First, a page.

He noted that he gives out his personal cell phone number, and that he gets lots of calls from mental health patients.  There was a rumble of chuckles from the crowd.  DeBoer, with a straight face and with apparent complete earnestness said, that he actually welcomed those calls, that he learned a lot from them, and got valuable information and stories he could pass along to the department.

It was an extraordinary display of compassion and political humility, but one which created more problems than it solved.   No one can accuse him of impatience or arrogance, and no Democrat can get very far to the left of him on compassion for the disadvantaged.  He said that we must provide services to the undocumented.  We are all people, he said.  People here illegally deserve help, too.  He supports Medicare-for-all.  He proposed a bill to raise taxes to support education.  

DeBoer is a very credible Democrat.
Republican legislators work to stop expanded Medicaid coverage

Therefore,  he frustrates the Democrats at the Town Hall because he evidently has a long-game strategy of remaining inoffensive to Republicans.  It means he keeps his head down.  It means he makes token votes and protest votes to try to maintain credibility with fellow Republican legislators and the Trump-style Republican voters.  It means that when he considers something a fiscal and moral disaster for Oregon--the decision by his fellow Republican to reverse the 1.5% tax on health providers, a tax which allows federal matching money to pour into the state and therefore is a tax which actually pays the people paying it--DeBoer doesn't name names.  He doesn't sell his point of view.  There is no intensity in his support for the "tax" that brings in the federal dollars to fund the Medicaid expansion.  

 He doesn't want to make waves with Republicans.

He even ducks and evades visibility on the "easy" ones, including writing a letter to FERC (the Federal Energy Regulatory Commission) asking that they hold a hearing in Jackson County on a pipeline project--a letter also signed by the Jackson County Board of Commissioners which consists of 3 Republicans.  He said he has opposed the pipeline from day one, so a questioner asked why, in that case, he didn't write such a letter.  It was a good question.   In politics the easiest and least dangerous thing to do is to write a letter asking that constituents be allowed to voice their opinion, and yet DeBoer did not do it.   

Worse for him, he has not apparently come up with a plausible excuse for not dashing one off.  He endured 3 or 4 minutes of intense and skeptical questioning over why he had sat on his hands. He looked weak and silly and evasive. "I don't know," he said.  "I just haven't done it," he said. 

Of course, there is a real answer, one he does not want to admit aloud.  He doesn't want to get crossways with Republicans, including Republicans who disagree with him.   The pipeline crossing Jackson County has become a partisan issue and most Democrats are opposed to it and many Republicans favor it.  It is a symbol.  Are you in favor of fossil fuel exploitation or not?  Republicans say drill, baby, drill, and global warming is a liberal hoax.   DeBoer disagrees with that, but he doesn't want to say it aloud and estrange fellow Republicans.  So he hides, ducks, and avoids--and people notice it.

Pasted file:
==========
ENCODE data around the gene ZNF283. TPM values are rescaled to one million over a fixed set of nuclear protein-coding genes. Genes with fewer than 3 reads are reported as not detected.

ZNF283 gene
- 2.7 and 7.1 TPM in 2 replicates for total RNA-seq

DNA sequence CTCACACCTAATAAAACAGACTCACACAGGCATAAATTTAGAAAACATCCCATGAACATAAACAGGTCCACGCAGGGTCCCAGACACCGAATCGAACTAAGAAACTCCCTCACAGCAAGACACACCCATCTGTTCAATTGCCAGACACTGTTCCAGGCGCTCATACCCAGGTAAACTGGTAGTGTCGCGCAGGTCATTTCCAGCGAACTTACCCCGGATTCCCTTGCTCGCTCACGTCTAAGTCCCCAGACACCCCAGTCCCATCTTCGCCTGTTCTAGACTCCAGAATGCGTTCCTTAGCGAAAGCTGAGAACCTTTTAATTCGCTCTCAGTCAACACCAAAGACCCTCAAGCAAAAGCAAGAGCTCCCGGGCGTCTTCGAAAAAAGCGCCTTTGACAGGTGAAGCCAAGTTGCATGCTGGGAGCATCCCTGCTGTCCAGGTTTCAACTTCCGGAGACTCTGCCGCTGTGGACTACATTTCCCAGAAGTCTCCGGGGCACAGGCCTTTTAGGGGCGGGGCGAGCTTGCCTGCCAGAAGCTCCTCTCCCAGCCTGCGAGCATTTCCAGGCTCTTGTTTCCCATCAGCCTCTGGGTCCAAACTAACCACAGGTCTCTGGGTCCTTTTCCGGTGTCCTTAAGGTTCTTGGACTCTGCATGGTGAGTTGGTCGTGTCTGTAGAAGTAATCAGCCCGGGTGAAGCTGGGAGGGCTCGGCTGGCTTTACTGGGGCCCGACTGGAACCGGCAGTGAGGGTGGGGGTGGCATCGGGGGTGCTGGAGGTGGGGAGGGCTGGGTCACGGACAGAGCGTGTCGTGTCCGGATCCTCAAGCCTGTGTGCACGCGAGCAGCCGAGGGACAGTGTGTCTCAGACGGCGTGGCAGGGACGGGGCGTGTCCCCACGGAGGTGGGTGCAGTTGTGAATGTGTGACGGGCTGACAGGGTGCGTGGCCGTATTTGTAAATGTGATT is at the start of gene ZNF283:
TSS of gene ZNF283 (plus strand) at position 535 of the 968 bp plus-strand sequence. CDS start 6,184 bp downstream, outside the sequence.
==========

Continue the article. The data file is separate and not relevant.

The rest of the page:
It appears to me DeBoer is playing the long game, and a night of getting scolded for being a detached coward may simply be the price he thinks he needs to pay to keep his conscience and remain a Republican, but it has opened a line of criticism from the left, saying DeBoer is weak and his heart isn't in it.
Empathy and compassion.  

I have an odd recommendation for Democrats:  put him on the ballot as a Democrat and support him in the primary election.   It is entirely likely that that will make clear he is a Republican RINO, i.e. a Democrat.  Some Trump-style Republican might run against him and win the Republican primary--as he or she should, since DeBoer is now way outside the Republican mainstream of Trump-style anti-government populism.   DeBoer can barely contain his disapproval for Trump's vulgarity and divisiveness.

In the hardball of politics Democrats have one other course of action, one intended to make DeBoer un-electable in either party, although the better course is to elect him as a Wyden-style Democrat.  They could praise him to high heaven by describing him accurately.  Tell the public he is "one of ours", a real Democrat at heart, but weak, alas.  Describe him as a RINO even as he insists on running as a Republican.  Meanwhile run a candidate with policies rather like DeBoer's, but someone willing to speak out more clearly.   The possible result is that the Republican vote will be suppressed and Democrats will be motivated to vote for one of their own, a moderate Democrat who fits the district, but who, unlike DeBoer, is comfortable actually selling it.